Zero Trust tenets require that access to resources be granted on a per session basis. The system must establish trust in the requestor before access is granted. Authentication and authorization are dynamic and strictly enforced before access is allowed. To protect the business, a Zero Trust Architecture design must be able to positively identify who or what is attempting to access specific resources. It will limit access only to authorized users. This applies for both people and systems. The NIST document uses an appliance to help manage these identities and creates logs when identities are confirmed.

MFA and Identification
Digging deeper into identity capabilities requires a discussion of authentication and authorization:  

Authentication is proving that a person or system is who they claim to be. If you belong to a gym, you might have a card with your name and photo to identify you as a member. This proves who you are to the person at the front desk. That’s authentication.

Authorization is what a person or system is allowed to do. Your gym card might also show that you’re allowed to use the exercise circuit and the racquet ball courts, but not the sauna or pool. This is authorization.  

We’re all familiar with the normal practices of providing a username and password. But even if you can count on everyone using a secure password (and you can’t), this isn’t safe enough to protect high risk data like payment information and network configuration settings.  In modern systems, anyone who requires access to sensitive data or to system or network configuration settings should be using multifactor authentication (MFA). This requires something in addition to a username and password. It may be a biometric like a fingerprint or a face scan or it could be something like a card, a phone or other device used to generate a unique one-time password or code that only you possess.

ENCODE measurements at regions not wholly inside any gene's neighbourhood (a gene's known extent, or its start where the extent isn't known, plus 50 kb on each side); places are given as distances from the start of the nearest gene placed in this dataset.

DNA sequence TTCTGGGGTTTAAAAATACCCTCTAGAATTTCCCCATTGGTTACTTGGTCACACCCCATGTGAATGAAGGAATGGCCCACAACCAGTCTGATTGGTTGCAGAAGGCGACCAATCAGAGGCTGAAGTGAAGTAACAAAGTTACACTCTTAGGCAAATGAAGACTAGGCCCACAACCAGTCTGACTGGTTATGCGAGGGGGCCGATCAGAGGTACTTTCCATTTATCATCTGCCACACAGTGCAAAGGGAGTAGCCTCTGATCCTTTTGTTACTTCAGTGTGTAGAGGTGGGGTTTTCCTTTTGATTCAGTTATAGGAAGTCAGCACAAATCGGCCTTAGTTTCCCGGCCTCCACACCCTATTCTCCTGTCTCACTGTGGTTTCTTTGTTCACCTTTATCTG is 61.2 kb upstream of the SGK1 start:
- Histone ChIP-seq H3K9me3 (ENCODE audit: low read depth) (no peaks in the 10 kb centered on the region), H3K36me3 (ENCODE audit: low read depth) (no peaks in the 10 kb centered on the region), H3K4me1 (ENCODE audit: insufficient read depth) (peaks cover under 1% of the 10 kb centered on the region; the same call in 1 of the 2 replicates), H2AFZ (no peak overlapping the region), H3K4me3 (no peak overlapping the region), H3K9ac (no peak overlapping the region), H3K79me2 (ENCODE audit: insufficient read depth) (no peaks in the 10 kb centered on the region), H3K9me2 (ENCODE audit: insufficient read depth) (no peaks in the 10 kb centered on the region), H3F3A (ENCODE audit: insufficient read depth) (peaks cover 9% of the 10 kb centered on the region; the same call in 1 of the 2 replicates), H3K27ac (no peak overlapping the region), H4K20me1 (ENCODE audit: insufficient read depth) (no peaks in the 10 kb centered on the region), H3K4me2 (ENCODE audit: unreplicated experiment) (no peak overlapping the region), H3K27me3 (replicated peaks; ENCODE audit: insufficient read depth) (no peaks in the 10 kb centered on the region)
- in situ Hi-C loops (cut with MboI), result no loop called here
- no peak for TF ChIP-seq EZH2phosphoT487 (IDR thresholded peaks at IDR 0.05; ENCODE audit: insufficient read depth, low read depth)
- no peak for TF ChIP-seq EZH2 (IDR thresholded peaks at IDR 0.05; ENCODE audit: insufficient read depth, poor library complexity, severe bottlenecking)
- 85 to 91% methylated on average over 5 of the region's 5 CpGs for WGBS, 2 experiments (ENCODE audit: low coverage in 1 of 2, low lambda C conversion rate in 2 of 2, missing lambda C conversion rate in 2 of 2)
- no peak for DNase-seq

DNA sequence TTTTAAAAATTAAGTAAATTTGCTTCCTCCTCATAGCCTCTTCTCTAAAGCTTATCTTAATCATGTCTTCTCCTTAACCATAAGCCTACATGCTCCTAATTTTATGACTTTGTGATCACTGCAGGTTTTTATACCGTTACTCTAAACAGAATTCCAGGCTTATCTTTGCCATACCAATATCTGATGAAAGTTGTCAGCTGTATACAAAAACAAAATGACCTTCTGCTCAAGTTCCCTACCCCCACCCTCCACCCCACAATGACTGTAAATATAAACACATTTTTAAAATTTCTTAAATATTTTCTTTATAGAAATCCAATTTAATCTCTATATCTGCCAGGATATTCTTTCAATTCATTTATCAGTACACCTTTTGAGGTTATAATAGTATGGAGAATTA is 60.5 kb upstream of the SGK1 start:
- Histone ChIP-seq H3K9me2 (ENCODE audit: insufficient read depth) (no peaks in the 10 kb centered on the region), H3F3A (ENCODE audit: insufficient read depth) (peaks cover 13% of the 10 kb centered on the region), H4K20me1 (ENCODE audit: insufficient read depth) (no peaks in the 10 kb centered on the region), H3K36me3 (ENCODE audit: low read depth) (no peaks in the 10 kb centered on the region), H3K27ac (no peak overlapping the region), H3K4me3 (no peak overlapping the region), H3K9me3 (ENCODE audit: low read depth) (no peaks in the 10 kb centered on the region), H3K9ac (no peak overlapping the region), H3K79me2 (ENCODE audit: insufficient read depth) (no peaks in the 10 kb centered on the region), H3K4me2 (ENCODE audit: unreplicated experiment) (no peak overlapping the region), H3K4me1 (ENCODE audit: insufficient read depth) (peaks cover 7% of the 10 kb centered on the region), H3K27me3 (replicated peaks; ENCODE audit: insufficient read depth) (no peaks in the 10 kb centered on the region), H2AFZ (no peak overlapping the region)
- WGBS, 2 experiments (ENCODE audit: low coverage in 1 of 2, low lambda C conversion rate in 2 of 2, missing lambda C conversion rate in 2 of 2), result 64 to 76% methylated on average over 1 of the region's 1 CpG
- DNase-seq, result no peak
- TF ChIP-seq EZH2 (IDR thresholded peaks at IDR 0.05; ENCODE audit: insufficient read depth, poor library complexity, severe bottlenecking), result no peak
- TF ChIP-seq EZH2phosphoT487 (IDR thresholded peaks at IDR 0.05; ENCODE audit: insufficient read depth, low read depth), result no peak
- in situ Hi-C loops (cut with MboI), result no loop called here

Public Key Encryption
Systems also need to identify themselves to other systems. To do this they often depend on public key encryption (PKE). A PKE system uses two encryption keys:

  • A private key that’s protected and stored securely  
  • A public key that’s shared and published openly  
  • A message encrypted using the private key can be decrypted with the public key, proving  the private key holder generated message. A message encrypted by the public key can only be decrypted using the private key. For secure, private communications you simply need to publish the public keys and encrypt each message twice, once with a private key and once with a public key.  

To authenticate another system, a system will send credentials to that server by encrypting the message using its private key.  This server is normally an identity server that validates the credentials and determines whether the requestor has permission or is authorized to access the desired resource (authorization). If the requestor is authenticated and authorized, it receives a ticket or token allowing it to access the resource for a set period of time.

What Is a Security Appliance?
NIST chose to use a security appliance that provides identity services with MFA support, a secure vault for storing secrets like private keys and encryption and decryption services. This appliance also handles payment card tokenization so you can securely store payment card data.

Protecting the Data